Thank you for taking my question. This is Hans Greimel from Automotive News. I’m wondering if you could give us an outlook for the recession possibilities in the United States, what the the economic forecast is for a possible recession in the United States, and what Honda is doing for counter-measures there. Also, can you give us more details about the price increases in the United States? How sensitive is the market there to price increases? And is this something that you expect to keep doing further into the rest of the fiscal year and into the possibly future next year as well?

Kohei TakeuchiDirector, Executive Vice President, and Representative Executive Officer

[Foreign language] First question about the possibility of recession in the United States and how we tried to deal with that. As Hans has mentioned, the United States — it was 9.1% inflation rate last month. And the interest rates, .75 increases continuing and by the Fed. And also, in order to curb inflation, the interest rates are continuing to increase and eventually in North America.

I think that this will have an impact on the economy in North America. So, we’re keeping an eye on the developments. But so far, looking at our automotive sales, with the dealers, I think we have an inventory of 20,000, which is very low inventory. It is preorders of customers constantly.

Well, in the past, the customers would — we would look at the inventory and tried to take orders. But in Japan, we take orders and try to look into whether we can sell and have the customers buy and deliver the cars later — at a later date. So, I think that currently we have a large back order. And we have to supply to our customers the products as soon as possible.

This is the current situation. And therefore, with a recession month and taking immediate measures, we have to focus on delivering our cars and vehicles to our customers. Now, if there were to be a recession, recently, due to the pandemic, we have seen a large dip in the unit sales, but we have been generating profit. And so, I think that we have become more efficient in terms of fixed cost, etc., and we have to keep an eye on the possibility of recession.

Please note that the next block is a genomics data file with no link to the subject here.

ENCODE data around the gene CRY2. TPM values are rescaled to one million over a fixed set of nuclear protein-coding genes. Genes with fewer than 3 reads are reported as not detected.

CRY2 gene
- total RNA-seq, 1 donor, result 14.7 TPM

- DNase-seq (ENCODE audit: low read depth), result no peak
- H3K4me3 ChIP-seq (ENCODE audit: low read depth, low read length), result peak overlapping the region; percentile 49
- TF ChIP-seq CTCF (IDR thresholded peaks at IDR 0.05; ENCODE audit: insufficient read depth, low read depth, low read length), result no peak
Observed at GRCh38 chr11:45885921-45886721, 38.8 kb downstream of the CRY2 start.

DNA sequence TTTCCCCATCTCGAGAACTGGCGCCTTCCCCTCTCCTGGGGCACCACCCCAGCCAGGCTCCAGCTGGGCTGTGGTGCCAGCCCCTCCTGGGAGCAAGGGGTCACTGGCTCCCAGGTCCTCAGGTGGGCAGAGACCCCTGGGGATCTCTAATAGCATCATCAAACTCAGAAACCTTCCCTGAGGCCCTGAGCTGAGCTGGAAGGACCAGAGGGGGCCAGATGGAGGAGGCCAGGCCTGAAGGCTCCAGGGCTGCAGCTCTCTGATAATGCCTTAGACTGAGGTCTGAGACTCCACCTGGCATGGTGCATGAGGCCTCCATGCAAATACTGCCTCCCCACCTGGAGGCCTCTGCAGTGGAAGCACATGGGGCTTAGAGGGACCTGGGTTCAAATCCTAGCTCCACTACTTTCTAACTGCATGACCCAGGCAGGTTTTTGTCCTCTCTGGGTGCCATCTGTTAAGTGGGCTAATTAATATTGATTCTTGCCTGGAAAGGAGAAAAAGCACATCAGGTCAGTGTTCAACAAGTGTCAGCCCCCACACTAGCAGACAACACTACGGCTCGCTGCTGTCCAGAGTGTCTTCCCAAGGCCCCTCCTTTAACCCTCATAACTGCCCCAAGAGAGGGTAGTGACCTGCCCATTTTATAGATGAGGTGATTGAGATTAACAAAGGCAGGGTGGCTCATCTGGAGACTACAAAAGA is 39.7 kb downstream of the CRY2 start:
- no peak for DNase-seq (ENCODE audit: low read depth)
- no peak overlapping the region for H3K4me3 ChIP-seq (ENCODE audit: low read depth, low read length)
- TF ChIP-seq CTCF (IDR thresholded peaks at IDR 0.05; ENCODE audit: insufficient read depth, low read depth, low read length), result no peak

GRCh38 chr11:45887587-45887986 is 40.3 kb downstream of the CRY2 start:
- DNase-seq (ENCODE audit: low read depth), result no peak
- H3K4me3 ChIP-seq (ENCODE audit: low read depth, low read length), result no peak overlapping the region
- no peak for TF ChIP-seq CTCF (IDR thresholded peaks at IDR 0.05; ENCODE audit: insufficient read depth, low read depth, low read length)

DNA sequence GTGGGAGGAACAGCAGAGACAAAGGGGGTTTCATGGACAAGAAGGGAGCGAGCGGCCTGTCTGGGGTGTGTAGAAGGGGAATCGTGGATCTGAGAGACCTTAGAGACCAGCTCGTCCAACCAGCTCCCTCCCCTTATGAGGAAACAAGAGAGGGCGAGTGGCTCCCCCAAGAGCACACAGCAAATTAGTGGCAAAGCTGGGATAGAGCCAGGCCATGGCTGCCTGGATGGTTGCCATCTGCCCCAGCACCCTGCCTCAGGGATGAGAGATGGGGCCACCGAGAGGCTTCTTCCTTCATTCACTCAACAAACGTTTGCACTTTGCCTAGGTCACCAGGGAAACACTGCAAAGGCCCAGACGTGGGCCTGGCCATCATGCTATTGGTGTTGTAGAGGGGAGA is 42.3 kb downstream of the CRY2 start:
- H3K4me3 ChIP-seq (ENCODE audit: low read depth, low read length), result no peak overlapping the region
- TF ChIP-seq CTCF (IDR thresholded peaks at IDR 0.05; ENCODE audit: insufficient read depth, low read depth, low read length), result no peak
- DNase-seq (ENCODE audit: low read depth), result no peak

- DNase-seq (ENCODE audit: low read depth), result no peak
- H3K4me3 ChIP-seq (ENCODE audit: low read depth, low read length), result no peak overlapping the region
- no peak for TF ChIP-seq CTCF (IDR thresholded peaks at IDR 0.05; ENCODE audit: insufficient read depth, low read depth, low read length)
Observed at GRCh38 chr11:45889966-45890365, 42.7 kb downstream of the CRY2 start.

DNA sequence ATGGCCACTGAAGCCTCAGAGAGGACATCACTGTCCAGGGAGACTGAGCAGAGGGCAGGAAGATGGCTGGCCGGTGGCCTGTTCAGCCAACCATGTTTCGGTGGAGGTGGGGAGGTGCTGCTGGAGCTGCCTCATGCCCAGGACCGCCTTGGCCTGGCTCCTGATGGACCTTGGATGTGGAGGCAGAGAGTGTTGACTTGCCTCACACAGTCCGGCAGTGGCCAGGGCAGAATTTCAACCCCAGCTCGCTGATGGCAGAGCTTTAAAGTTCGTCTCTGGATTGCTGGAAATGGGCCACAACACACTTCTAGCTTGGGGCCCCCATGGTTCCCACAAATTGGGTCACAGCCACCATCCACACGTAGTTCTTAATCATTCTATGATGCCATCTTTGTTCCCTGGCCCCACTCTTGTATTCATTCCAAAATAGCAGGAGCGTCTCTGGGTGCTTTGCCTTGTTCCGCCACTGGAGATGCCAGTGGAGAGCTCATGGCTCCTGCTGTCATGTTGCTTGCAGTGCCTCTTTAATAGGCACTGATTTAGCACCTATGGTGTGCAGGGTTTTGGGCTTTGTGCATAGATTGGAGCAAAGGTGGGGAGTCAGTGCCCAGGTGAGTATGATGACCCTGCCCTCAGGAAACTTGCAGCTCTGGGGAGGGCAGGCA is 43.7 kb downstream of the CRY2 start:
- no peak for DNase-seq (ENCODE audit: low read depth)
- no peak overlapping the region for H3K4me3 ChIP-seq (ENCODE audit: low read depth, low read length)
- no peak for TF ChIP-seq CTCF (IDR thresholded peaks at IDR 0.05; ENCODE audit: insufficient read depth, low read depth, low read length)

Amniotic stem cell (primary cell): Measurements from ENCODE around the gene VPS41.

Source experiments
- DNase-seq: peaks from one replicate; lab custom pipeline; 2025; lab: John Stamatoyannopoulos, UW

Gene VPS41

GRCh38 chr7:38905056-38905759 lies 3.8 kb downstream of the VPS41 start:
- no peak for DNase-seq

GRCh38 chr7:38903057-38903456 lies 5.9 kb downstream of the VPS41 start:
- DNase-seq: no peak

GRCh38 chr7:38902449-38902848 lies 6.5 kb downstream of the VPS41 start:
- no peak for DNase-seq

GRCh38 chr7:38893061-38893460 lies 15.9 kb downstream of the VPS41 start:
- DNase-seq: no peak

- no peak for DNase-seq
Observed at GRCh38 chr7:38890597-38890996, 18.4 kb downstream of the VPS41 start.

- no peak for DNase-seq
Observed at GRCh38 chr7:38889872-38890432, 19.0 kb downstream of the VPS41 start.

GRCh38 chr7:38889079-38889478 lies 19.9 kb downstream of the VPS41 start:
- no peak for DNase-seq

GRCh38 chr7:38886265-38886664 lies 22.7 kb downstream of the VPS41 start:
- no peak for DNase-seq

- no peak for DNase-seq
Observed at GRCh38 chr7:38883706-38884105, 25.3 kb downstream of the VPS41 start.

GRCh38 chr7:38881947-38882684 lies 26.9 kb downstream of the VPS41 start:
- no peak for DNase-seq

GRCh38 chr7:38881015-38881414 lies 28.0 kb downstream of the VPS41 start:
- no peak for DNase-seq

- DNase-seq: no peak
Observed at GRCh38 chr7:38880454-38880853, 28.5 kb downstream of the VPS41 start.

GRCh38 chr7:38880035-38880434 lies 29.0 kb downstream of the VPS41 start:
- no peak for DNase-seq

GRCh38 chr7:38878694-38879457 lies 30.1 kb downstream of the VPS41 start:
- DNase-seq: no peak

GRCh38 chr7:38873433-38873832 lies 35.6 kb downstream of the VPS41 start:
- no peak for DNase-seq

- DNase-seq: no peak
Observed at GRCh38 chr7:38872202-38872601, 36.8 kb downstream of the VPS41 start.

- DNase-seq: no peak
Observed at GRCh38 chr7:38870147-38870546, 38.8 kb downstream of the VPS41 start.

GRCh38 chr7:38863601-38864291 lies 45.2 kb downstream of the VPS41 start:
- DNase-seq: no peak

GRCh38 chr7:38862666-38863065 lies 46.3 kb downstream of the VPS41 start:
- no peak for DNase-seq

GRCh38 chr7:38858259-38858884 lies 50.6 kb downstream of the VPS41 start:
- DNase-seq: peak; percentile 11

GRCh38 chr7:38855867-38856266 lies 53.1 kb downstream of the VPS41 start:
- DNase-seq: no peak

And if necessary, we’ll try to further reduce fixed costs. About this sales price — the selling price, for the past two fiscal years, we have been doing a number of measures. But for North America, this fiscal year, rather than increasing the prices, our normal prices, we will increase it to the rate of inflation. But it’s not the case we are going to increase it by 9% in 2023 model year.

I think our most competitive CR-V, Accord, and also Pilot we’ll see a model change. And therefore, with the equipment, we will increase the value of our products. And in line with the value that is being offered, we think that we can increase the price. So, we will continue to seek for that possibility.

We will try to deliver quality good products to our customers and have our customers recognize the value of our products and accept price increase. That is all. Thank you.

Noriko Okamoto

[Foreign language] Thank you very much, Mr. Greimel. Going on to the next question. From [Inaudible], Mr.

Yamane, please.

Unknown speaker

[Foreign language] My name is Yamane from [Inaudible].

Kohei TakeuchiDirector, Executive Vice President, and Representative Executive Officer

[Foreign language] Yes, we can hear you.

Unknown speaker

[Foreign language] One question for you. The decline in the first quarter. You talked about the decline in equity in China due to equity method. So, I would like to know about it.

Eiji FujimuraHead of Accounting and Finance Supervisory Unit

[Foreign language] OK. OK. For the first quarter, the equity method, the interest, I’d like to answer that one. I believe you see this waterfall graph.

We have this opportunity, 3.3 billion yen decline. This was this portion. The biggest portion came from China. But as I mentioned, as we have announced already the other day, we will have to be selective for EV.

So, what we will do in China for the Acura business, we will discontinue the Acura business. That’s what we have incorporated. So, we have some losses from there. So, it’s temporary, and also complaints.

And also we have some domestic subsidiaries. We recently we had some — due to the share prices, the equity method, we had some impairment losses due to the — this is only the some of the domestic subsidiaries. And then also the pension system was changed. And then there were some losses in accounting.

So, those are the parts of the 33.3 of the — half of that is coming from those factors. And then the remaining half. Is coming from the business operations. From the first quarter, the volume unit sales saw impact in China, as well as in Japan as well.

So, this is of the same range as the operating income. OK. Thank you very much, Mr. Yamane.

Noriko Okamoto

[Foreign language] Next question. Nikkan Jidosha Shimbun, Mr. [Inaudible] please.

Unknown speaker

[Foreign language] Can you hear me? Yes, please.

Kohei TakeuchiDirector, Executive Vice President, and Representative Executive Officer

[Foreign language] Yes, please.

Unknown speaker

[Foreign language] Nikkan Jidosha Shimbun. [Inaudible] is my name. Well, I have one question. Well, the semiconductor shortage and others say that the delivery date has been delayed.

But what measures is Honda trying to take to make up for this delay?

Kohei TakeuchiDirector, Executive Vice President, and Representative Executive Officer

[Foreign language] Well, as for the measures, well, we are very keen to deliver our vehicles to our customers as soon as possible. But depending on the model type, there are cases in which we have to keep our customers waiting for a long period of time. And in some cases, we had to suspend acceptance of orders. It’s been resumed.